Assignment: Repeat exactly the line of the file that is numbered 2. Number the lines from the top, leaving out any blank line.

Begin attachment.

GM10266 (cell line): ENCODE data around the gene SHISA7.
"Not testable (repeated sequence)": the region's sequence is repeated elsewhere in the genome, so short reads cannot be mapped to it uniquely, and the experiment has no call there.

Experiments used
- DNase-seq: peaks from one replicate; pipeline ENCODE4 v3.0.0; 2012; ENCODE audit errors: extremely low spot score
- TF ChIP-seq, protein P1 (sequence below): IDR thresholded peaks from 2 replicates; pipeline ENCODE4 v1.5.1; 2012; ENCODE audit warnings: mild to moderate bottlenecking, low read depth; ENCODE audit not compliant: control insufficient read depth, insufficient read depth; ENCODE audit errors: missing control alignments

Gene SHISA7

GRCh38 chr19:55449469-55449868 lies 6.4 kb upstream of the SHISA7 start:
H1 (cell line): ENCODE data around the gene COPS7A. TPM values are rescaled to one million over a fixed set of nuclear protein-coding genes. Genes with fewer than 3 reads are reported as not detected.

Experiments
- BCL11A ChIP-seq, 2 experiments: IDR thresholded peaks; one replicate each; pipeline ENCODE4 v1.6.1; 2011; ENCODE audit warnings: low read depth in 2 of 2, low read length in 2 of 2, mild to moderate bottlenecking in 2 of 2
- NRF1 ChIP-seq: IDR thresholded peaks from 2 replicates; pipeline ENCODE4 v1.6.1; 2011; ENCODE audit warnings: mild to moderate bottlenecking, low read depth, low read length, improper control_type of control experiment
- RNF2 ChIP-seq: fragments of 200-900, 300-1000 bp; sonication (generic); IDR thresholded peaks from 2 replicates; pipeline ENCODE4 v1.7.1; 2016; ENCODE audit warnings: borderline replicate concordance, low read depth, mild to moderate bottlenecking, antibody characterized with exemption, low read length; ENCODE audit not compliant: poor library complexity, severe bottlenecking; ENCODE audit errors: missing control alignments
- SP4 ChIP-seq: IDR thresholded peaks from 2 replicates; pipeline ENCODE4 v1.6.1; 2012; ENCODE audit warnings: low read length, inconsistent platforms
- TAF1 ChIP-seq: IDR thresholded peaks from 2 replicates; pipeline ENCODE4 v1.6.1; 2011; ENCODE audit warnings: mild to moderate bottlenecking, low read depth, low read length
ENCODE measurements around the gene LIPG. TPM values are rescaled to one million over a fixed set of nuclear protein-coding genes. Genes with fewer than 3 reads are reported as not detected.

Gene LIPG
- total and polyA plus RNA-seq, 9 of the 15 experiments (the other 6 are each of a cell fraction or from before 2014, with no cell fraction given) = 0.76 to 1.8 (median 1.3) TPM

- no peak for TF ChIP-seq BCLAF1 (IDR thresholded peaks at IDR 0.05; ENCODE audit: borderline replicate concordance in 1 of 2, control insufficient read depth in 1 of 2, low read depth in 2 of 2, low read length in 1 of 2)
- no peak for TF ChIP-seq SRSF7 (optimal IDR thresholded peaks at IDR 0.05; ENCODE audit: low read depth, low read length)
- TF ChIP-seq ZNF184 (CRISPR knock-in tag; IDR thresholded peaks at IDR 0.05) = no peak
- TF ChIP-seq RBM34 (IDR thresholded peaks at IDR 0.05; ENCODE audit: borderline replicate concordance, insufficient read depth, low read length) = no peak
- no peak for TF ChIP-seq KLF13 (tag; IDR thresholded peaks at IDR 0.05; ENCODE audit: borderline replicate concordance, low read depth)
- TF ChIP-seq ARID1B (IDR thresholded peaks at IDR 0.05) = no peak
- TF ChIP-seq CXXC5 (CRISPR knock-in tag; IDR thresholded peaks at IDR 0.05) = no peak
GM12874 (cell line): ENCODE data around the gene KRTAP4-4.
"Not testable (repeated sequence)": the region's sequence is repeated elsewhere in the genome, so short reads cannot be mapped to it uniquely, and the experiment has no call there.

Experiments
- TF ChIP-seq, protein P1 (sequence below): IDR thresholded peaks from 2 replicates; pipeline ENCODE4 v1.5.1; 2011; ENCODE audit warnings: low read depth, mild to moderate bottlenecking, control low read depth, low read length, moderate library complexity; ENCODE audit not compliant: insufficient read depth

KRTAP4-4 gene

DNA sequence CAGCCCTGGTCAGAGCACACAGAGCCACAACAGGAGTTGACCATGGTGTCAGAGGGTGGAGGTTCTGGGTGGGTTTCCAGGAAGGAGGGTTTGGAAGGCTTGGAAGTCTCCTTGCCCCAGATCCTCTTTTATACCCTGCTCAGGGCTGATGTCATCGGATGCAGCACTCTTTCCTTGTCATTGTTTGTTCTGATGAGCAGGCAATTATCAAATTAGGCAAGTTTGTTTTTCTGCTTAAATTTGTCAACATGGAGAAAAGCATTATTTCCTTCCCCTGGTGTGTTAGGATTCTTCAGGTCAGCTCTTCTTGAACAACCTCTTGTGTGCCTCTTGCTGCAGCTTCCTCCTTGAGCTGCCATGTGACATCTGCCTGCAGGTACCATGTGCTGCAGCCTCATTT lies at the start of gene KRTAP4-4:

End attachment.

"Not testable (repeated sequence)": the region's sequence is repeated elsewhere in the genome, so short reads cannot be mapped to it uniquely, and the experiment has no call there.